In 2015, Roger Hodgson reappeared in Amsterdam for the first time in about 18 years (at that time he performed in the famous Melkweg). In 2015 the Royal Carré Theater overtook him so, that the legend returned to the Amsterdam theater half a year later. In 2017 the old frontman of Supertramp played twice in Carré, and this year the musician also performed twice in the Carré Theatre. “Amsterdam is one of my favorite cities in the world, and Carré is one of my favorite venues,” Hodgson explained. Rightly so, because the Royal Carré Theater can be seen as one of the most beautiful venues in the world. The Brit sold out both evenings. Hodgson once again put on a show that connected past and present.
After a brief announcement from Mr Dutch Top 40, Erik de Zwart, Hodgson appeared on stage in crystal clear white. Erik de Zwart was asked not only because he always regarded Hodgson’s music as a DJ and broadcaster, but of course also because it was his concert agenda that bombed the ‘Fools Ouverure’ to a weekly moment on radio. It was probably no surprise to the real fans that the now 67-year-old started his concert with ‘Take the Long Way Home’ from 1979. It was the opening of a two and a half hour show full of highlights.
Roger Hodgson greeted the audience as if he had seen them before and in part that was certainly the case. The sympathetic musician greeted a few people from the audience, and he had them laughing several times. Relaxed, Hodgson threw Supertramp’s hits through the beautiful theater, interspersed with album tracks, as well as some of his own songs, like ‘Along Came Mary’, ‘Had a Dream’, ‘In Jeopardy’ and the beautiful ‘Death and a Zoo ‘. The progressive rock song, with the question whether an animal would be better dead or alive in captivity, was one of the highlights of the evening.
Hodgson had some new faces in this band for this tour. Michael Ghegan (saxophone and keys) and Ray Coburn (keyboards) seemed to have been in the band for years and did not give in to Aaron Mcdonald and Kevin Adamson, who had taken off this tour to spend some time with their families. Ghegan in particular made a big impression with his sax-playing and impressive collection of saxophones.
Where Hodgson seemed to have played many hits before the break, ‘School’, ‘Breakfast in America’ and ‘Logical Song’, it was only the tip of the iceberg. ‘Hide in your shell’ was dedicated to two fans who were together for 25 years. Of course Roger is lucky to have written the majority of the Supertramp hits and with Rick Davies therefore he has made the agreement both to keep playing their own songs. It is perhaps the reason that Hodgson and band are now more popular than the remaining Supertramp, of which Davies now is the only member of the original four. Fortunately, because Roger Hodgson has lost nothing in terms of voice after a career of almost 50 years.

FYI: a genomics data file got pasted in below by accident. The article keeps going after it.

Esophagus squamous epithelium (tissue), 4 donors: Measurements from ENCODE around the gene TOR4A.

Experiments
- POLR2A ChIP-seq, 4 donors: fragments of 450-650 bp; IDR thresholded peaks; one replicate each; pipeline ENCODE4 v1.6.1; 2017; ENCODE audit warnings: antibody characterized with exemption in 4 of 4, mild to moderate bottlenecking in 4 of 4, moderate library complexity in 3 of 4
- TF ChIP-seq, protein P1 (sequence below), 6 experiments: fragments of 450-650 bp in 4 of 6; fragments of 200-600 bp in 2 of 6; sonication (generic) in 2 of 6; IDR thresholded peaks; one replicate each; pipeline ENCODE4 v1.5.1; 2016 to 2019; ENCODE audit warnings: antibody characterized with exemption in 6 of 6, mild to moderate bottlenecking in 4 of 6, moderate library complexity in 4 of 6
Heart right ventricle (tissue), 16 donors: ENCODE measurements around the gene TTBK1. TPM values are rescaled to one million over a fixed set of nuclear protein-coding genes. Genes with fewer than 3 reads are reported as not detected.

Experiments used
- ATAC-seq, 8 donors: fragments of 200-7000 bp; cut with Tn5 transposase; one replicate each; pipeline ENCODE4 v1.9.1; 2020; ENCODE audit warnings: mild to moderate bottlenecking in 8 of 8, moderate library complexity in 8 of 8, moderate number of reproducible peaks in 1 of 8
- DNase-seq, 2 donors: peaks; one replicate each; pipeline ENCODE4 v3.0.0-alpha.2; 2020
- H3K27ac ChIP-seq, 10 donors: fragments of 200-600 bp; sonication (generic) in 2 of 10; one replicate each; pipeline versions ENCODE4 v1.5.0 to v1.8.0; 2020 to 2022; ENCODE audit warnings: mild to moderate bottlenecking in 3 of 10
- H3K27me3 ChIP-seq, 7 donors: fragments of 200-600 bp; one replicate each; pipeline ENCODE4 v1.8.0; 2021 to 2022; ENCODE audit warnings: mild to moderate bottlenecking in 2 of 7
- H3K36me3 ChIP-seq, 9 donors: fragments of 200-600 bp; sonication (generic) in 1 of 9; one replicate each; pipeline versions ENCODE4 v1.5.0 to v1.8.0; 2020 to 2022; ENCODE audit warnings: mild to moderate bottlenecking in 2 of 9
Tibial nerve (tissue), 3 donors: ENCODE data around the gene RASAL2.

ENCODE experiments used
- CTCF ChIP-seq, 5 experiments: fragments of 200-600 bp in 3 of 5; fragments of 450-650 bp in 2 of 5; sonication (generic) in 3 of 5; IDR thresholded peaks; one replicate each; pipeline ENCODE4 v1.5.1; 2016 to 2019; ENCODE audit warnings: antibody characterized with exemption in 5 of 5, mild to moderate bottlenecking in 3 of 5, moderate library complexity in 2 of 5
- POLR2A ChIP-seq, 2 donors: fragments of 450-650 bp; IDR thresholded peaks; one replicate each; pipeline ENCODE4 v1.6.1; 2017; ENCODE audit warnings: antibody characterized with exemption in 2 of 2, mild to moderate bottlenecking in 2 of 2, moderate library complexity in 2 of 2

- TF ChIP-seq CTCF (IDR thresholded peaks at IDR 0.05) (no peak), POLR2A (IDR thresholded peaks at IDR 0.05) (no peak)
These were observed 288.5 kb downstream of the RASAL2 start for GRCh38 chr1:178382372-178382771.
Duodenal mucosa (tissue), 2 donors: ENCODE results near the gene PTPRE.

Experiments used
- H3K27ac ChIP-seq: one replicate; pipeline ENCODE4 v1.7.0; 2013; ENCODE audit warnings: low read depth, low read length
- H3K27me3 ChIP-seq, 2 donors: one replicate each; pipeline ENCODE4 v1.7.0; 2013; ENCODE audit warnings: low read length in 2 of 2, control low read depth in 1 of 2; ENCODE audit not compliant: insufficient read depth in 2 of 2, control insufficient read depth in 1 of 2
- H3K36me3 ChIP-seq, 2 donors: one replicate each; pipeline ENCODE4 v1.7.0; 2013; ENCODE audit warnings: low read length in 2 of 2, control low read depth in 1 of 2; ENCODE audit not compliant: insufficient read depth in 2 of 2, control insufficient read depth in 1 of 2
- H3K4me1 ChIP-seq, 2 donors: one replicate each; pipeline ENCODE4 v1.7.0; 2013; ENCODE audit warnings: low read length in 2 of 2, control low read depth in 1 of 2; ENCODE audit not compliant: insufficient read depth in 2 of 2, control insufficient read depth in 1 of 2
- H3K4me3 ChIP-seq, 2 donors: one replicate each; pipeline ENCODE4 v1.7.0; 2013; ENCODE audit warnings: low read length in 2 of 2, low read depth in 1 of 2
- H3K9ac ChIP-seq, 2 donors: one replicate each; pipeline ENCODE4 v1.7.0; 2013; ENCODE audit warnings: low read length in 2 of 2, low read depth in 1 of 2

After the break, the roof was raised and the chairs were soon abandoned by the public. A moment of rest with the melancholic ‘Even in the Quietest Moments’, from the album of the same name, led via ‘Had a Dream’ and ‘Dreamer’ to the spectacle of the evening, ‘Fool’s Overture’. The more than 10 minutes long – most beautiful rock opera in the world – was enthusiastically received by the sold-out Carré from the very first moment. For the first time performed by Hodgson solo during the Night Of the Proms in Antwerp (Belgium) in 1991, the track has been structurally on Hodgson’s set list for ten years now, and rightly so. Only 58 times live performed during concerts of Supertramp itself, it has become the signature track of the British musician. The piece was unfortunately the end of the official setlist. Roger ended exactly how it was, with the highlight of the show.
After a short break there was of course an encore in the form of ‘Give a Little Bit’ and of course ‘It’s Raining Again’, in which the cheerful Hodgson apologized apologetically for the weather in Amsterdam. It was a perfect conclusion to an equally perfect evening. Organizer Live in Europe had once again done well to book the British singer three times in our country before Hodgson in July is set to tour through the USA. After the last notes of ‘It’s Raining Again’ dripped down, a full Carré agreed unanimously: Roger Hodgson combined past to present, and again he did so in a sublime way!
Foto (c) Ruud Lips, archive
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